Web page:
The fourth trimester is a hot topic right now and I am hoping that means we will be seeing a lot more women, both postpartum and pregnant, come through our doors. If you have a patient who is postpartum, you should screen for any pelvic floor dysfunction including leakage and pelvic pain. Remember the screening question above? Make that a part of your initial intake and then refer your patient to a pelvic health physical therapist if needed. There is a lot to consider with ramping up physical activity level in the postpartum period, but for simplicity, just encourage them to go slow.
Keep It Simple
These pregnant women are either going to be brand new moms or they already have little ones at home. We’re all busy… but moms are especially busy. Keep their home program simple, effective, functional and emphasize consistency. I tend to keep this around 5-8 exercises and prioritize them in order of importance. Also, take into consideration if they are already participating in regular physical activity such as prenatal yoga or exercise classes. Build your program around what they are already doing and how they can supplement their usual routine.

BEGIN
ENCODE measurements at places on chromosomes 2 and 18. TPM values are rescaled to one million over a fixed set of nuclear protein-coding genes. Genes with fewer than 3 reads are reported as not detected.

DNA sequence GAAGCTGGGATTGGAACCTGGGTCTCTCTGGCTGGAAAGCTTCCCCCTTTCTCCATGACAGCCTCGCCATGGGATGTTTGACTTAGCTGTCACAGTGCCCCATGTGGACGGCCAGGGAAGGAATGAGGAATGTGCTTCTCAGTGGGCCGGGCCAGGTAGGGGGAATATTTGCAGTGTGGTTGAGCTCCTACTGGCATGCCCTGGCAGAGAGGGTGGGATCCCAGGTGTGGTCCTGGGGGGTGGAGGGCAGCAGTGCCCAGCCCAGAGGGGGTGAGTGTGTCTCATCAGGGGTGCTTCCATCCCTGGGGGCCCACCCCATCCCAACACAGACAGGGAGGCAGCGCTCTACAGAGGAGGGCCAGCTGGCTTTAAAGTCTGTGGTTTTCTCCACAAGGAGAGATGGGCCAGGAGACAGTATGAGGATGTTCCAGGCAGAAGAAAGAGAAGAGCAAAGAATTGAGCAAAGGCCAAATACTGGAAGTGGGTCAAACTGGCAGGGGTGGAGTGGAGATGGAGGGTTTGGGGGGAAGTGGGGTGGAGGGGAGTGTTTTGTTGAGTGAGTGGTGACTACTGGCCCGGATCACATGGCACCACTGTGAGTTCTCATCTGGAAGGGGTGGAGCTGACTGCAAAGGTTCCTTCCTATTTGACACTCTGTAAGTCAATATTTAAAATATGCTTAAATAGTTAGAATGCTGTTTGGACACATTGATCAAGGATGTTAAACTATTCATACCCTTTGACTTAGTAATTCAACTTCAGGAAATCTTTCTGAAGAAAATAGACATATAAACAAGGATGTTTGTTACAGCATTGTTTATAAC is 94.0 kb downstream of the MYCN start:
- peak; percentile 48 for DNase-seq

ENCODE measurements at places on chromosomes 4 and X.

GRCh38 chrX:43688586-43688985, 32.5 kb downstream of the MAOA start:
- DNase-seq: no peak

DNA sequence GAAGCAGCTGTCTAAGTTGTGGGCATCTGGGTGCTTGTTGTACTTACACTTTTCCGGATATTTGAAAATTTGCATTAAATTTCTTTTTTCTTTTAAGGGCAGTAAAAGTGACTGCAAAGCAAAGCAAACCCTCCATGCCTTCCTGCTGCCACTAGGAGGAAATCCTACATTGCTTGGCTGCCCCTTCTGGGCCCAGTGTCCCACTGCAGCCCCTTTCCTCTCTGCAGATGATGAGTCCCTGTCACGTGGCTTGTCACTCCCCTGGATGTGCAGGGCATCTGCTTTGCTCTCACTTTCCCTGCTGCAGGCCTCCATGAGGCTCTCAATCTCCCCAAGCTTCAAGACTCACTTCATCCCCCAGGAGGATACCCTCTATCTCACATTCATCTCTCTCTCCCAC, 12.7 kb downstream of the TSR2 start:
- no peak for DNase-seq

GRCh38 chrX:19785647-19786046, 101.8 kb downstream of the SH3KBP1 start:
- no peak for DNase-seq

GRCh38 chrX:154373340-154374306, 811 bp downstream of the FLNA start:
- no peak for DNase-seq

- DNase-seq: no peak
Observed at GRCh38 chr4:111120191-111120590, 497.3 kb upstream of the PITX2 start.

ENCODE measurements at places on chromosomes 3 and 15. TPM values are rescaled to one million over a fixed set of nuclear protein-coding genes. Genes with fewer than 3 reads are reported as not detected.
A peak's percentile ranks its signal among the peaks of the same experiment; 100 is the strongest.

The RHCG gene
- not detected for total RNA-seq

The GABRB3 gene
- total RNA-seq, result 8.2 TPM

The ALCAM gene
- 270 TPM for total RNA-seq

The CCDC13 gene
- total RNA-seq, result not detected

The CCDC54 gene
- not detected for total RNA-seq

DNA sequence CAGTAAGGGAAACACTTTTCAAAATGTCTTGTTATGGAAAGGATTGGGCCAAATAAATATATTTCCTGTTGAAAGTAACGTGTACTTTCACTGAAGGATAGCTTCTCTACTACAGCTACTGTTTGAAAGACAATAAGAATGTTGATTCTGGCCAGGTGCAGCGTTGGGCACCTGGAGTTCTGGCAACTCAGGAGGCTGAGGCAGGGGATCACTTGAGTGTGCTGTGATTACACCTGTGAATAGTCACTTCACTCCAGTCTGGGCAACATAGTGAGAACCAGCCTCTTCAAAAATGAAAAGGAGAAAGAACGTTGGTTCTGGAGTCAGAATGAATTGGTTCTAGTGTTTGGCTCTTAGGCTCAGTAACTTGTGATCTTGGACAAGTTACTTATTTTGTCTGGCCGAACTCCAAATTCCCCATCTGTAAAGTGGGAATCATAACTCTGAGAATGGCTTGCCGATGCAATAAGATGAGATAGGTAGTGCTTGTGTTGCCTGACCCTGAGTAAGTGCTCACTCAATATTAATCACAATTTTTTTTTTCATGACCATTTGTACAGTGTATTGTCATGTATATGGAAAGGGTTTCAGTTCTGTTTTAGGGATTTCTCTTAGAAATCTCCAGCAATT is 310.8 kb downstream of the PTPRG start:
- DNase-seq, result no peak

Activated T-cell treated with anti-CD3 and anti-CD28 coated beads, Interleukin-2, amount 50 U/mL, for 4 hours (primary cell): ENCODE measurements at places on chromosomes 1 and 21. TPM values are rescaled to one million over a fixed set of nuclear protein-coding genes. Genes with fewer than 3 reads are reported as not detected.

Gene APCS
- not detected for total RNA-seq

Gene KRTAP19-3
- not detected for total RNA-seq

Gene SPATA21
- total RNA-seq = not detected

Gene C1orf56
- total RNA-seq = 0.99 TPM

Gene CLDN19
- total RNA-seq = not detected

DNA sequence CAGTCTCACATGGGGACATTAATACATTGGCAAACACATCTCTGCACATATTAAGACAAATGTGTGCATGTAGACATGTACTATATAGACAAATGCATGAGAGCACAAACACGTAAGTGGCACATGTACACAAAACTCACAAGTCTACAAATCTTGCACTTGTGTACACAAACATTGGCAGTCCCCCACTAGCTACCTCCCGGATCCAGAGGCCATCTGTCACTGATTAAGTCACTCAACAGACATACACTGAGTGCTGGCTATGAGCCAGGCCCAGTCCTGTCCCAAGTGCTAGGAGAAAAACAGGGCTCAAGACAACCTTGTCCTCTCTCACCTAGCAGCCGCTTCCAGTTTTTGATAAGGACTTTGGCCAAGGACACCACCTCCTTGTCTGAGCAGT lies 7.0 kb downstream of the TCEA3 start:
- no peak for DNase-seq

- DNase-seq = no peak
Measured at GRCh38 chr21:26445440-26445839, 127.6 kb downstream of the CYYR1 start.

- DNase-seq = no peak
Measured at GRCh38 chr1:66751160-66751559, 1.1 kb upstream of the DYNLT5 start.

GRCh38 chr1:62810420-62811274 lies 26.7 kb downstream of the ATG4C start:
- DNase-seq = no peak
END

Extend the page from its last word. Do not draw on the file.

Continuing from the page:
I hope this helps you become more comfortable with treating pregnant women in the ortho setting. They are coming into the clinic with the most common things we see as ortho PTs. It just takes a little bit of modifying your examination and treatment skills and thinking about how to optimize their function for this new role they are about to take.